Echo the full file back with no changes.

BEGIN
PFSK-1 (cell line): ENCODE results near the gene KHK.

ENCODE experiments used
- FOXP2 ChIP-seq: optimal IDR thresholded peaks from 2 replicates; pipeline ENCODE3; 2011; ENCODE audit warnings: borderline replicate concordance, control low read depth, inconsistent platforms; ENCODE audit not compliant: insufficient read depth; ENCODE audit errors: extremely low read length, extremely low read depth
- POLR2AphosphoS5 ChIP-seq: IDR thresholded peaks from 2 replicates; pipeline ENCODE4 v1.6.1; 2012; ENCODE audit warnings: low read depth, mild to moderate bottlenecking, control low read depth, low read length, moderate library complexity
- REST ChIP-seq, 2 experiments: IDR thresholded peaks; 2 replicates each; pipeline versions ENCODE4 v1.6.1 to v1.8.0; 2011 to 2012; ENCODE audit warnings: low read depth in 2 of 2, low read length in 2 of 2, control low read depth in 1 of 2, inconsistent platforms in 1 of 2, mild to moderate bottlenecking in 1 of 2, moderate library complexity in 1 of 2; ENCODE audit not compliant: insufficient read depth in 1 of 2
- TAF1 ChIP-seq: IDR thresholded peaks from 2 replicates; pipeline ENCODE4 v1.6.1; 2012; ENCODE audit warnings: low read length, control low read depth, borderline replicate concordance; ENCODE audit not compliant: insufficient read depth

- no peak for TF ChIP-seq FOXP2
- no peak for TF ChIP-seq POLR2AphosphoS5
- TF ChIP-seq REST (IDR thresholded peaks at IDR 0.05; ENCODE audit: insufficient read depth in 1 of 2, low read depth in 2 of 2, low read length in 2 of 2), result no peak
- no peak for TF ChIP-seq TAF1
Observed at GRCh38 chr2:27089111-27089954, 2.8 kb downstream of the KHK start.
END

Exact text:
PFSK-1 (cell line): ENCODE results near the gene KHK.

ENCODE experiments used
- FOXP2 ChIP-seq: optimal IDR thresholded peaks from 2 replicates; pipeline ENCODE3; 2011; ENCODE audit warnings: borderline replicate concordance, control low read depth, inconsistent platforms; ENCODE audit not compliant: insufficient read depth; ENCODE audit errors: extremely low read length, extremely low read depth
- POLR2AphosphoS5 ChIP-seq: IDR thresholded peaks from 2 replicates; pipeline ENCODE4 v1.6.1; 2012; ENCODE audit warnings: low read depth, mild to moderate bottlenecking, control low read depth, low read length, moderate library complexity
- REST ChIP-seq, 2 experiments: IDR thresholded peaks; 2 replicates each; pipeline versions ENCODE4 v1.6.1 to v1.8.0; 2011 to 2012; ENCODE audit warnings: low read depth in 2 of 2, low read length in 2 of 2, control low read depth in 1 of 2, inconsistent platforms in 1 of 2, mild to moderate bottlenecking in 1 of 2, moderate library complexity in 1 of 2; ENCODE audit not compliant: insufficient read depth in 1 of 2
- TAF1 ChIP-seq: IDR thresholded peaks from 2 replicates; pipeline ENCODE4 v1.6.1; 2012; ENCODE audit warnings: low read length, control low read depth, borderline replicate concordance; ENCODE audit not compliant: insufficient read depth

- no peak for TF ChIP-seq FOXP2
- no peak for TF ChIP-seq POLR2AphosphoS5
- TF ChIP-seq REST (IDR thresholded peaks at IDR 0.05; ENCODE audit: insufficient read depth in 1 of 2, low read depth in 2 of 2, low read length in 2 of 2), result no peak
- no peak for TF ChIP-seq TAF1
Observed at GRCh38 chr2:27089111-27089954, 2.8 kb downstream of the KHK start.